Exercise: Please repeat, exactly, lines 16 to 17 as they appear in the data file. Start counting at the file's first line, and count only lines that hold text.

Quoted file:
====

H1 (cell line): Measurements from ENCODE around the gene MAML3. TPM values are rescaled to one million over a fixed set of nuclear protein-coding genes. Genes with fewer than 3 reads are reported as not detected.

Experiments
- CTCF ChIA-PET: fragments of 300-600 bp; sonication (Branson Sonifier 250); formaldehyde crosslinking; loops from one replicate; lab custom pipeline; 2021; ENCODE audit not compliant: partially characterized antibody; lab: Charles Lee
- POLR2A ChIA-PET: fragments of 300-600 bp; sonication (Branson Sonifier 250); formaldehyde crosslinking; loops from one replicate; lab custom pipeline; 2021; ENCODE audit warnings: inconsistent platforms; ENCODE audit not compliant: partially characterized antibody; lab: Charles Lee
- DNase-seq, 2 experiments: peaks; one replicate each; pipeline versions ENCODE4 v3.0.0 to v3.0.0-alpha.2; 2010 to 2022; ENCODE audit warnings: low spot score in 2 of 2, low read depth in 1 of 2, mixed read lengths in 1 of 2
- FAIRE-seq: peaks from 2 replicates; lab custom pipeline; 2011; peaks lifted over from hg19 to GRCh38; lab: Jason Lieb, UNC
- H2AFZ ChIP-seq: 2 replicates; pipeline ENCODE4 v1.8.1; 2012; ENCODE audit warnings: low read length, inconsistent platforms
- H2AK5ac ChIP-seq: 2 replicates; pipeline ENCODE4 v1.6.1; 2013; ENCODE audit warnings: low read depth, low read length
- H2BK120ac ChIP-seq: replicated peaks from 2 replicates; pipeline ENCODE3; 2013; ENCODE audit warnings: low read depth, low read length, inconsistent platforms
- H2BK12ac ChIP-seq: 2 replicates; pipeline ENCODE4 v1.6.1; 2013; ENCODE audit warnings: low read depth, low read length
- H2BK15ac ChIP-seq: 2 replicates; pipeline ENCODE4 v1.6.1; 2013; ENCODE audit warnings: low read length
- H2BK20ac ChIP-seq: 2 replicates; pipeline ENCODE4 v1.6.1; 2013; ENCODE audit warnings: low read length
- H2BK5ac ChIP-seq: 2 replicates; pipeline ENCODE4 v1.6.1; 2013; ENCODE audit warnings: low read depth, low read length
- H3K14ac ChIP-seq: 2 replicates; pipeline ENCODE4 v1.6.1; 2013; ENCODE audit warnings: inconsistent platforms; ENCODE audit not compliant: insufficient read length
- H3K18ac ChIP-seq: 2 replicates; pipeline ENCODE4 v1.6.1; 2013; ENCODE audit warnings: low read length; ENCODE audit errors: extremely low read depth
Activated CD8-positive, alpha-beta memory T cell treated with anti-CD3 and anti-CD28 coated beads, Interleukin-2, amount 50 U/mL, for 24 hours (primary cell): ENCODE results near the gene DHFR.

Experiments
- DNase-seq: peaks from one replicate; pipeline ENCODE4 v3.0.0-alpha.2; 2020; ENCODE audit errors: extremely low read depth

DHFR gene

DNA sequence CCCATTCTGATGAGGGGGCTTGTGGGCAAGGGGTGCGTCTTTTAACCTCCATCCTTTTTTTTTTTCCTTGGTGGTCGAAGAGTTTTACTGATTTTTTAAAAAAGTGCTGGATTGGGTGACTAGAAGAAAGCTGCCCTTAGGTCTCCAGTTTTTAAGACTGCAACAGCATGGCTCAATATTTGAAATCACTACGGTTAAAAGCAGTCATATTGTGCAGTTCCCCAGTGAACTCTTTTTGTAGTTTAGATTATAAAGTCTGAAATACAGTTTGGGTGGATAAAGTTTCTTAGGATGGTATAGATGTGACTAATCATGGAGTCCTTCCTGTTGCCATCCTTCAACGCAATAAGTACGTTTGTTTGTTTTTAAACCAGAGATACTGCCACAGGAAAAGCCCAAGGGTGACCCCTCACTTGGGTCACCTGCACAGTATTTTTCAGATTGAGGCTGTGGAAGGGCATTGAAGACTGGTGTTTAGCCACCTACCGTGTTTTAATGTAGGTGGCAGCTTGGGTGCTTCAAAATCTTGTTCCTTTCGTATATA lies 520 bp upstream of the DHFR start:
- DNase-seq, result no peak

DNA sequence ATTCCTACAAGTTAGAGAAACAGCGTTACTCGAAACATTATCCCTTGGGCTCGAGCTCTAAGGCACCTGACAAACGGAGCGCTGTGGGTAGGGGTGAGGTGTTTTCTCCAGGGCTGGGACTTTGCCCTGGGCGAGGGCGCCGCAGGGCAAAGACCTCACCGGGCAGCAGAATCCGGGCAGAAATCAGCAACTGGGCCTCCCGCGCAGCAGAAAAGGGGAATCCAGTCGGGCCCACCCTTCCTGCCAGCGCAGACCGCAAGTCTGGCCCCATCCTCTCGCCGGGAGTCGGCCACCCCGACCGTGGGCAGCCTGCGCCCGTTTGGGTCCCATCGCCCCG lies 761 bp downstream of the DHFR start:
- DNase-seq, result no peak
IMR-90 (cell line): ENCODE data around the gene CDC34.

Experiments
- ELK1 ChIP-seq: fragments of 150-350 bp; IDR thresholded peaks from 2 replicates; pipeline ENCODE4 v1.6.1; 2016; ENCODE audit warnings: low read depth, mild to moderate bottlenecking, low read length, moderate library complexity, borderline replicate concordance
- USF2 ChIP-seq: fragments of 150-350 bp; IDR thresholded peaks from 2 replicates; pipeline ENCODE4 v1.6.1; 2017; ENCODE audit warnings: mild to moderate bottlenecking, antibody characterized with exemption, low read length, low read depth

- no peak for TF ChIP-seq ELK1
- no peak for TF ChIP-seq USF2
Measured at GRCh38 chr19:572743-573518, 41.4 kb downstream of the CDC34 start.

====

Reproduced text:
Activated CD8-positive, alpha-beta memory T cell treated with anti-CD3 and anti-CD28 coated beads, Interleukin-2, amount 50 U/mL, for 24 hours (primary cell): ENCODE results near the gene DHFR.

Experiments